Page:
About time. Outside, there’s this:
In the seventies, sunny skies. Spring fever hits me. It is hard to move from couch to chair. Finally I get it together and set out. In the afternoon.
Some thirty years ago I spent many hours visiting homes and bingo halls in and around Wicker Park, a neighborhood just northwest of downtown Chicago. I was trying then to get a feel for the decaying and disintegrating Polish community. It had been a sad place really. Signs of Polishness had been replaced by check cashing outlets and resale clothing shops.
Today I went back to these streets. With good reason. I’d been hearing that Wicker Park and the adjacent Bucktown are Chicago’s neighborhoods of choice these days. For people like me, who have great feelings of ambivalence about urban gentrification (loving it, hating it, hating it, enjoying it), Wicker Park rules: it has a mixture of ethnicities, old stores and seedy bars, along with quirky boutiques and big time chefs doing their thing at refreshingly simple-looking eating haunts.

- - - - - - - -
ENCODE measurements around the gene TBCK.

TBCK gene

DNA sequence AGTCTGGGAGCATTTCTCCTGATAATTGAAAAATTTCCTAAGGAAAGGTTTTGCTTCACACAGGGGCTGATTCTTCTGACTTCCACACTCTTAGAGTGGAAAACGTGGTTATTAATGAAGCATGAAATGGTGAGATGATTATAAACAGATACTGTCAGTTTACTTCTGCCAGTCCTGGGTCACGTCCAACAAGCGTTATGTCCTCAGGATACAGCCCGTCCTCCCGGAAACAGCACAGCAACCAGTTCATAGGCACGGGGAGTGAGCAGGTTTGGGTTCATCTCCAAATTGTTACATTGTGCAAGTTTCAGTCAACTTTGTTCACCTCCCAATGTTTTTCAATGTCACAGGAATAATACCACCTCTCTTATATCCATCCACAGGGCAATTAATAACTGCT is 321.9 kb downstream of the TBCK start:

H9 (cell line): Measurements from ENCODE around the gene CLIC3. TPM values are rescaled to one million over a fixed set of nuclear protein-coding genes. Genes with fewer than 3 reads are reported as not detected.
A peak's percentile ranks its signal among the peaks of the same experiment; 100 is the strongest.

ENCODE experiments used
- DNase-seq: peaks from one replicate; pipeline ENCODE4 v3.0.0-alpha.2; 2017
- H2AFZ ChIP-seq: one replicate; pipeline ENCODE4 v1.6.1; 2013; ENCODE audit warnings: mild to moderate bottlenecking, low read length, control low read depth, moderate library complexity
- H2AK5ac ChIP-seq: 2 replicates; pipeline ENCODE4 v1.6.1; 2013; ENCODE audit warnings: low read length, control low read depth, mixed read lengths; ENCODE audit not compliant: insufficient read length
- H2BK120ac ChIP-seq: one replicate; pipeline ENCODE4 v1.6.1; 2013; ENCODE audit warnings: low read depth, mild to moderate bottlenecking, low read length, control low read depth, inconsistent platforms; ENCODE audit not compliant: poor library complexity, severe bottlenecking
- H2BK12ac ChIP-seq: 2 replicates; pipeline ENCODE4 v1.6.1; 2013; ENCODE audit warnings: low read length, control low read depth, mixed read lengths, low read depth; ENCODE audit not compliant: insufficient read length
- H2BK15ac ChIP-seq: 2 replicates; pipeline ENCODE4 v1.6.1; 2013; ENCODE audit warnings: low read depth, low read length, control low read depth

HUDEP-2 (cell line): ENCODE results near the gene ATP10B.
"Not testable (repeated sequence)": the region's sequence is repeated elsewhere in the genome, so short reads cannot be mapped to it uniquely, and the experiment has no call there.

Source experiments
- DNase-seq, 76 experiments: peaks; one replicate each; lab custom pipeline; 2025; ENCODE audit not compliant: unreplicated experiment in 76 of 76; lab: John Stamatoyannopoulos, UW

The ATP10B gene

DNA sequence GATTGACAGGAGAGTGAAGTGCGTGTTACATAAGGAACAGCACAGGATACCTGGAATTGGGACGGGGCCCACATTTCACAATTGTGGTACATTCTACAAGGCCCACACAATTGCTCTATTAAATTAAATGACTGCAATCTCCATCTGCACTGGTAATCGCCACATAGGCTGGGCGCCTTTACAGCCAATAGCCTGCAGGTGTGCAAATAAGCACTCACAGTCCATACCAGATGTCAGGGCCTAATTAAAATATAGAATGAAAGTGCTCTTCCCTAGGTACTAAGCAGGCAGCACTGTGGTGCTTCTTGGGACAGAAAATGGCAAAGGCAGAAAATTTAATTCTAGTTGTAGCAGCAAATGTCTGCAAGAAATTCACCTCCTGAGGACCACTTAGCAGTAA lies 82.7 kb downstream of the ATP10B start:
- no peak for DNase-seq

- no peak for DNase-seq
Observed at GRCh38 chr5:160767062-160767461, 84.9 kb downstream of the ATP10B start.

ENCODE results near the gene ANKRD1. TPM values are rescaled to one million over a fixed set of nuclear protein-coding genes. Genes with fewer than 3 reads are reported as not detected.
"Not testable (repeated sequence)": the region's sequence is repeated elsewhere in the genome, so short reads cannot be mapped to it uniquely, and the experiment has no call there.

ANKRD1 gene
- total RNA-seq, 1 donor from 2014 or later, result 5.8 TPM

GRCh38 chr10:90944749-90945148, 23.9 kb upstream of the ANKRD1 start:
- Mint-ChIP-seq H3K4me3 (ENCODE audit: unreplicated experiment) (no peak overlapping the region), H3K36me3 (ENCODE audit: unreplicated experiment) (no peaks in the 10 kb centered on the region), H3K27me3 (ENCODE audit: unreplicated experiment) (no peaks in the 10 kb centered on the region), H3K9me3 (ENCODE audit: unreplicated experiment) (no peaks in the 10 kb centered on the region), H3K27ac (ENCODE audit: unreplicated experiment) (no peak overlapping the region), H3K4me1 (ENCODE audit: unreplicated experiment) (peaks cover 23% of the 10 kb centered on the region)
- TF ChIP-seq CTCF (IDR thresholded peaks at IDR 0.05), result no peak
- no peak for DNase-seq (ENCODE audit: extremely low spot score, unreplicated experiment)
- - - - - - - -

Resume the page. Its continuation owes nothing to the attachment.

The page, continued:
Here you find old mansions in various states of repair – many showing off intricate porches, but hiding interiors packed with a little known history. Some say Ignacy Paderewski banged at the piano here in the early 1900s. Poles done good. Some of them anyway. They’re back now, those ubiquitous Chicago Poles. I hear the language. It is spoken by construction workers spiffin up the place for others.
My walking companions know that when the sun gets that glow of a finished day, it is time to sit down, face the street, sip wine and watch people go by. It’s as important to do that as anything else that may mark a day.
Returning to Evanston, I have again put distance (block-wise if not otherwise) between myself and the Poles who keep choosing this city as their own.
Late at night, we go to the Stained Glass Wine Bar and Bistro, I study the menu and pick foods that reflect Chicago’s special melange of infusions and influences: prepared by chef Hernandez, it is a lovely sea food plate, with fresh peas and pierogi at the side.